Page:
These proposals are to provide information to expert users and many of the ordinary readers as well. Therefore, both markets are to be fulfilled.

My Lords, no self-respecting non-executive director would take on a directorship unless the company arranged adequate directors’ and officers’ insurance but the cost of cover has been increasing dramatically, alongside market capacity reductions. What assessment has BEIS made of the impact of its new proposals on the D&O market, with consequential impact on the willingness of good candidates to take on board appointments?

My noble friend makes a good point but the proposals will not provide a disincentive to people taking on new appointments. It is important to remember that the proposals for directors’ accountability apply only to the largest companies with revenues into the hundreds of millions of pounds and with hundreds, sometimes thousands, of employees. It is right that directors should take more responsibility.

Professor Karthik Ramanna of the Blavatnik School of Government at Oxford said in the FT last week that corporate auditing is in crisis and that the UK Government have announced a bold set of proposals aimed at restoring public trust in audits and markets. The UK’s reputation as a world leader in corporate governance is highly prized and a vital part of what makes the UK an attractive place to invest and do business. What assessment have the Government made of the impact of these reforms on UK businesses, and how will the Government ensure that they will not affect the country’s ability to attract foreign investment nor stifle entrepreneurial spirit?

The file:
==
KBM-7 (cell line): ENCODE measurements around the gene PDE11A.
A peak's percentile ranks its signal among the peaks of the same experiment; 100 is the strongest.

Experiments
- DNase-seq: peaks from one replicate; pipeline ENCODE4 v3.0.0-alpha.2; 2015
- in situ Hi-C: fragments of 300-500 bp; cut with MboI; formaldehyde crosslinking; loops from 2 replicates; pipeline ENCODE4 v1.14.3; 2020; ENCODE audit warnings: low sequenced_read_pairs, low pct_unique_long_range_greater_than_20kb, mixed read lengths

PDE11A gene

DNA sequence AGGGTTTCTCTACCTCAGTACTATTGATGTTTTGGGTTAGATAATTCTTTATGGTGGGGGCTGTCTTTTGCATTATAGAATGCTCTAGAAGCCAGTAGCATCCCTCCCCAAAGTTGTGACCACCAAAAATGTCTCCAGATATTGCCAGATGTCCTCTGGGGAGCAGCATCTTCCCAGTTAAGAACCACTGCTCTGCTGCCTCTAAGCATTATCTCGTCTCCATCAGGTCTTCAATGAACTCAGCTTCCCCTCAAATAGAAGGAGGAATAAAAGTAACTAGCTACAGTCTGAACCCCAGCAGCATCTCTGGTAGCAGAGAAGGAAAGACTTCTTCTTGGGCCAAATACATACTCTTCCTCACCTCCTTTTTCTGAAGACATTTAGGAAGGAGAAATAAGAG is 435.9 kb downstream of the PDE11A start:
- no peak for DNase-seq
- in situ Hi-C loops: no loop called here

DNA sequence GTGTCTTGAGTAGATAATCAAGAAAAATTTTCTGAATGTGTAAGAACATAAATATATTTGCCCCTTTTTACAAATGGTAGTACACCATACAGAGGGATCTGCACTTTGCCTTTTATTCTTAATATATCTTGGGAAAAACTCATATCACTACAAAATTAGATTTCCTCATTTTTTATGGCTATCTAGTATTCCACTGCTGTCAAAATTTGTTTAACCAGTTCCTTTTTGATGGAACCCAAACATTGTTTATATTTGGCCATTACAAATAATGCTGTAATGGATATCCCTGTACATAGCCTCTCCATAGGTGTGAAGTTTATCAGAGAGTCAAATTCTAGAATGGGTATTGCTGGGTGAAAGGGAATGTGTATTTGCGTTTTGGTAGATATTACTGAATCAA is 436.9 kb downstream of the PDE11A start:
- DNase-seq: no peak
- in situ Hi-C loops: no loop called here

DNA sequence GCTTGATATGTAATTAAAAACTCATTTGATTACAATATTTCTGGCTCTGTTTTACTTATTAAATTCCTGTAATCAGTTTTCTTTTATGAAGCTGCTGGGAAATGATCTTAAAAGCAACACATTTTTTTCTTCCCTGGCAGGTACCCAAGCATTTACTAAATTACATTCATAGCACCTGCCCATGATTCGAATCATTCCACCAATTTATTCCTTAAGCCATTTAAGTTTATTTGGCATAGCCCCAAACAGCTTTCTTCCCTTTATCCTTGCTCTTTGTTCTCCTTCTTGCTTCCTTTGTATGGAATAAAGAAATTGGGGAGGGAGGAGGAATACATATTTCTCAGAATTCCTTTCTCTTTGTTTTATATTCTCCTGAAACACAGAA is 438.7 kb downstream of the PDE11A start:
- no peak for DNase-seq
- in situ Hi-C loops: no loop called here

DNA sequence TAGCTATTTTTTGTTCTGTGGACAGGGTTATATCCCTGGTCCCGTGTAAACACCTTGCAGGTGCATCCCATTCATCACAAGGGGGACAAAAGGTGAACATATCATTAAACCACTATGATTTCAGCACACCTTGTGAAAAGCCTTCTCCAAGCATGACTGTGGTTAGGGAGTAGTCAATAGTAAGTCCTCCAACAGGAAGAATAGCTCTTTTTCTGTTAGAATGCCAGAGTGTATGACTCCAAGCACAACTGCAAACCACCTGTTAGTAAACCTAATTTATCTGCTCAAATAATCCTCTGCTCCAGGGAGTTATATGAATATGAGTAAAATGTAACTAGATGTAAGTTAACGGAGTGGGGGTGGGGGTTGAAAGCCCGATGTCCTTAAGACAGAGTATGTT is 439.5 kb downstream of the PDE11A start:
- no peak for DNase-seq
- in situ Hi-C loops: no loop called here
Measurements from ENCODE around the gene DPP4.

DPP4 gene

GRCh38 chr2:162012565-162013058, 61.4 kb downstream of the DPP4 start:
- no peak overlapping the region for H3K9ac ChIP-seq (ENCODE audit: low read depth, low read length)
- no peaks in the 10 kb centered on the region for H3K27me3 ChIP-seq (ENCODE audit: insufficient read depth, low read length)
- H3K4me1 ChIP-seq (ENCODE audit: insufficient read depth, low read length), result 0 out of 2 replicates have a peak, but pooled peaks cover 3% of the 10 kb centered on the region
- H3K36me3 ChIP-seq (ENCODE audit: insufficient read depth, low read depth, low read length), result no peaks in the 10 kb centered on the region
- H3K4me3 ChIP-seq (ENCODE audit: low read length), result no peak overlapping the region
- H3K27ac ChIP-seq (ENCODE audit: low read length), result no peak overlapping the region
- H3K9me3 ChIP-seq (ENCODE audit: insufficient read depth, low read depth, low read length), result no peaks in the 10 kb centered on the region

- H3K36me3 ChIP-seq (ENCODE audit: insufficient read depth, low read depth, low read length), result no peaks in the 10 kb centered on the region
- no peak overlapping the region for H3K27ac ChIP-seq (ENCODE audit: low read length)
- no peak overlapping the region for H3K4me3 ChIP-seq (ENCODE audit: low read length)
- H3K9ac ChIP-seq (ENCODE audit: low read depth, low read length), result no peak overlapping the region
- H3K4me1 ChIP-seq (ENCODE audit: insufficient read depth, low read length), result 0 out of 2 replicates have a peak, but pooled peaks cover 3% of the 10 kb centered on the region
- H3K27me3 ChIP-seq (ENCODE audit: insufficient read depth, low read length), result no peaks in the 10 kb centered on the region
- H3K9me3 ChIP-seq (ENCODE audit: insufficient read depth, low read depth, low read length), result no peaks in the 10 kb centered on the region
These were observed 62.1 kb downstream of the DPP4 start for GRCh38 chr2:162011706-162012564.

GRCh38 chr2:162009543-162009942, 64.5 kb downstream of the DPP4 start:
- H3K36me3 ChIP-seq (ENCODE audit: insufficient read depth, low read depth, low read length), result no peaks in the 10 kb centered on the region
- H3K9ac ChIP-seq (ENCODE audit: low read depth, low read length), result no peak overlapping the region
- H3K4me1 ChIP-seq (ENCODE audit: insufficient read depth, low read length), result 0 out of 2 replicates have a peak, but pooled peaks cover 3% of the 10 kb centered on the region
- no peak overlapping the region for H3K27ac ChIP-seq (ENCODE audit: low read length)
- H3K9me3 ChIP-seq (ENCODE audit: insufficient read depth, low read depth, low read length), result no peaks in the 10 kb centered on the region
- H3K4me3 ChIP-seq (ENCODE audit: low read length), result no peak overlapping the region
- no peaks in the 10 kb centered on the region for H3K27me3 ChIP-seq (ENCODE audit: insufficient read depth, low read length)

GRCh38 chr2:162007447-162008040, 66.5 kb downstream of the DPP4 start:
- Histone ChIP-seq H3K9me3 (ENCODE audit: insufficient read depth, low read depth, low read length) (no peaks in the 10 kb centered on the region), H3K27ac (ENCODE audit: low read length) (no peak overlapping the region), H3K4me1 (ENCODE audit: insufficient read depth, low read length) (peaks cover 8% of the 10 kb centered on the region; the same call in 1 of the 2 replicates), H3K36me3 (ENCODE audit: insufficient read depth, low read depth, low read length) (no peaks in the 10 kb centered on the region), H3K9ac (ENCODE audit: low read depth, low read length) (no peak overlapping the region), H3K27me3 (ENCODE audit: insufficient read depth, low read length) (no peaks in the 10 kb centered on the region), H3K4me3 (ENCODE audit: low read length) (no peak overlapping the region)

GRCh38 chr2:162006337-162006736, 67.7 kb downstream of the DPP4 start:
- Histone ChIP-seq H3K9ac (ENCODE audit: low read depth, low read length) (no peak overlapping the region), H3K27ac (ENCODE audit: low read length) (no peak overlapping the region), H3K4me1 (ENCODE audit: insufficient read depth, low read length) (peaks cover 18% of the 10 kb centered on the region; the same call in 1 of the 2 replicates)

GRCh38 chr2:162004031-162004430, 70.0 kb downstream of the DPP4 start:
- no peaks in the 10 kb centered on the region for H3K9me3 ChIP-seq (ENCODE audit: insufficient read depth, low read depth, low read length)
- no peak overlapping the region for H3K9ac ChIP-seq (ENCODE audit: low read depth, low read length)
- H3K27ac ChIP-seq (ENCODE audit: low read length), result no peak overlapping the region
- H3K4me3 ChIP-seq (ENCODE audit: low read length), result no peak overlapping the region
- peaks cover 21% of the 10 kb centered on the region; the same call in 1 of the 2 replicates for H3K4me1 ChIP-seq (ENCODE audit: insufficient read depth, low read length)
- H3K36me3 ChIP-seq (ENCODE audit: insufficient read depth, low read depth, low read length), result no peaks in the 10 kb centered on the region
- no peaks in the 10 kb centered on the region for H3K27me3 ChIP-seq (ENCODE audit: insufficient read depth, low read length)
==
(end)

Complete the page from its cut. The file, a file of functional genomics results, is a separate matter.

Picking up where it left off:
I do not agree that the audit market is in crisis. Some worthwhile improvements can be made, which is what we are proposing. The noble Lord will see that a full impact assessment is attached to the proposals.

My Lords, further to the question of my noble friend Lord McKenzie, can the Minister confirm that any annual report on the state of the City, as proposed in the report of the noble Lord, Lord Hill, will clearly outline how the dominance of the big four accountancy firms has been reduced?

The big four accountancy firms are important to the regime but we want to introduce more possible competition into it, which is why we are introducing the proposals for shared managed audit to try to bring up the capacity of medium-sized companies.

My Lords, given the clear struggle in the report, Restoring Trust in Audit and Corporate Governance, to find a workable model for auditing large UK companies, and given Deloitte UK managing partner Stephen Griggs’s comment to Accountancy Age, stating that,

“It is important that changes in audit are complemented by reforms to the governance of the UK’s largest and most complex businesses”,

does the Minister agree that the terms given to the UK listing review were fundamentally flawed? We do not need a more complex so-called competitive sector, but rather simpler, more secure, stable and auditable company structures.

We are discussing audit reforms and reforms to the audit market. I think that the noble Baroness may want to have a separate debate about reforms to company structures.